Originally Published for TheNerdistheWord January 2017
At The Nerd is the Word, we love bringing attention to local nerdy literature! Why not check out the fascinating novel Cycling for Asylum by Su J. Sokol? Visit the local Ottawa bookstores Books on Beechwood or Perfect Books for a copy, or visit one of these links :
Create Space Publishing , or BookstoRead
Science-fiction as a genre is an exploration of the imaginative “possible”. We use it to explore the likelihood of eventual space travel, meeting new peoples, and exploring undiscovered locations; anything that could one day, perhaps, exist. Near-future science-fiction is the soup-du-jour in the world of Speculative Fiction, genres such as dark satire, dystopian fiction, and cyberpunk being very popular. This level of storytelling can affect a reader in shocking ways, as it explores possibilities we may well experience within our lifetimes. Who knows which of our musings or fantasies might come to pass this year, this month, this week, or tomorrow?
Su J. Sokol in Cycling for Asylum explores the consequences of a repressive American Government, bringing up issues that are very real for us living in the “past”(our present), such as police brutality, systemic discrimination and bureaucratic tyranny. This remarkable piece of local literature takes the pulse of many modern readers and resonates across the very newscasts North Americans see daily.
As an activist living under a false identify, the character of Laek lives in constant fear of being apprehended, or barred from the benefits of living in New York city with his family. He becomes gradually more anxious as the policies and decisions of the American government start to put undocumented residents and ethnic groups at risk. After recovering from a serious injury following a violent protest against new oppressive legislations, Laek and his wife Janie make the decision “go underground” and escape the country. Without making their teenage daughter Siri and their son Simon aware of the reasons why they must depart, they set off on their bikes for a permanent “vacation” in Montreal, which has become a universal haven for migrants.
Settling down in a new place is not easy; Siri rebels when finally told that Montreal is their new home, while young Simon struggles to understand. As the family incorporates itself gradually in francophone Canada, they realize that their plight is not unique; countless newcomers have escaped unsafe environments and governments to make Montreal their new home. Janie and Laek attempt to acquire refugee status, but how to explain that staying home in the United States was dangerous, when to the rest of the world is it still considered a stable place? Such refugee claimants already exist contemporarily, and many refuse to accept their stories as true. Who believes allegations of torture, or of imprisonment without a trial, from the American Government?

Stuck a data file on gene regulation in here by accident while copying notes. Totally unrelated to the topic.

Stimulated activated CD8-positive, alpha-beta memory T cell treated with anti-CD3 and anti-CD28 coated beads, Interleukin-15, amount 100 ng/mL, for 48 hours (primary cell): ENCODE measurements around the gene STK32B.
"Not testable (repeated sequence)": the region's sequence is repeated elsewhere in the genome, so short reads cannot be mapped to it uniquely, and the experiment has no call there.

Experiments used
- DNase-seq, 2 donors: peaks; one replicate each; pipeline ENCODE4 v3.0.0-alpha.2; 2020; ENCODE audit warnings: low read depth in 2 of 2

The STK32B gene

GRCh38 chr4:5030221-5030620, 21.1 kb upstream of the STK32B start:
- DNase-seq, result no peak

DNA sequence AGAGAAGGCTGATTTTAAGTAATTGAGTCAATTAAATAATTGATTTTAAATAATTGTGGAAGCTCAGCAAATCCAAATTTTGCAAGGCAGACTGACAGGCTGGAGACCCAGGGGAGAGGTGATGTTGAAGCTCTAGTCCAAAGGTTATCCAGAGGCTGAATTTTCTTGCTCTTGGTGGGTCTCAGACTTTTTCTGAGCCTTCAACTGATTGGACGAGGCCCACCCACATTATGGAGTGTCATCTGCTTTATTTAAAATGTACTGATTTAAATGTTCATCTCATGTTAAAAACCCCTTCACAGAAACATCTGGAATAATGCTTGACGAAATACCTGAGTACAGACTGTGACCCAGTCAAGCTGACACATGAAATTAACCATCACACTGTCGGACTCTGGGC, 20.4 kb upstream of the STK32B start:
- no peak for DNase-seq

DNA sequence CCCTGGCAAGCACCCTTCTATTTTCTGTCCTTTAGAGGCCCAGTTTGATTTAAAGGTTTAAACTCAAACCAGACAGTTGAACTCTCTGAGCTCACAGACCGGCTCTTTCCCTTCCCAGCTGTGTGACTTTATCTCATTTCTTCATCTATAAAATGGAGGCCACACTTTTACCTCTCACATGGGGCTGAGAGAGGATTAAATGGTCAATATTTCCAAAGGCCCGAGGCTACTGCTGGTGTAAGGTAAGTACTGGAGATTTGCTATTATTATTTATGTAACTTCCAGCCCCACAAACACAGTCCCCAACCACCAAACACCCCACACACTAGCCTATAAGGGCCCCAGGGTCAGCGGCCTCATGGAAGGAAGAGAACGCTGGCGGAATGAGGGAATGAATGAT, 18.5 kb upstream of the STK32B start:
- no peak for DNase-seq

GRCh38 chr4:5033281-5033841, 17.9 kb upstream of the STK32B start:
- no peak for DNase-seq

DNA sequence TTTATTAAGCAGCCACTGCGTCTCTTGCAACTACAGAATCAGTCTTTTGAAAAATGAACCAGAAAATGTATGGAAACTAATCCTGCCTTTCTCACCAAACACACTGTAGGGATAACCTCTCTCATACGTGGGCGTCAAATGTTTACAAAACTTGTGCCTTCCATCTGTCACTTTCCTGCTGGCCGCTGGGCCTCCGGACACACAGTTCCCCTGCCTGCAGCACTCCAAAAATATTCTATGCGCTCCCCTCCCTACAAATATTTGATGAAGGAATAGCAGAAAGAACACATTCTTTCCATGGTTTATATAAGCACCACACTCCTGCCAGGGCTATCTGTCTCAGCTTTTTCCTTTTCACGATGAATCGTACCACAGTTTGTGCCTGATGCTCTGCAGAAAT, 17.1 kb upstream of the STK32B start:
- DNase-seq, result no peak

Laek’s reasons for living with a false identity are unraveled during court proceedings, putting his family’s place in their sanctuary at risk. As the couple fights to prove they are not part of the danger they are trying to leave behind, they desperately strive to earn the trust and respect of Quebecers. Cycling, their favorite eco-friendly mode of transportation, as luck would have it, becomes the common ground between migrants and locals, and paves the way to the family’s acceptance.
Sokol delivers an emotionally charged novel, where the tensions between family members feel visceral and very real. The chapters alternate in points of view between the four characters, thus sometimes the same events are described by different people. This provides the reader with important insights and interesting perspectives, but also begins to feel a tad tedious at times. The sociological aspects of this novel are very thought-provoking, offering a gentle example of Sokol’s philosophical views which endeavours to inspire a better world. Some elements, of Sokol’s future world, however, are somewhat lacking in imagination; more specifically, the inventive advancements of the near-future. As an example, Sokol’s views on futuristic videogames seem to match your cranky great-aunt’s distaste for them. The novel places the natural world on a pedestal, reaching for a return to simpler pastimes, and consequently describes upcoming virtual realities as nothing but ridiculous opportunities to slash and dash avatars to pieces, body parts and blood soaring. This can come across as disappointing for nerdy readers who have higher hopes for innovations in future gameplay and immersion.
As mentioned, Sokol’s particular flavour of speculative fiction allows us to imagine the immediate future. As opposed to space opera or dystopia authors who prefer to depict the upcoming eras of humanity by jumping over large gaps of time, Sokol brings us an image of a transitional era, a guess as to how the advanced world, for better or for worse, must have come about. If literature is meant to be a mirror held up to society, Sokol’s writing is a stern and blunt warning against problems that are easily conceivable, with solutions that could be undertaken – provided we take her cautionary message seriously, in the here and now.
Reviewers and fans are calling Cycling for Asylum a work of prophecy, and believe the outcome of present events will turn out exactly the way Sokol predicts. This week, the media has been filled with theories regarding to what the drastic change in American politics will bring for our southern neighbours, and by consequence, our nation. The rise of attention for issues such as police violence, xenophobia, and the erosion of bureaucratic justice are just a few examples of very real problems that Sokol presents in an only slightly mutated form. At least we can take some small consolation in the fact that, in Sokol’s future world, Canada is the safe paradise at the end of the journey.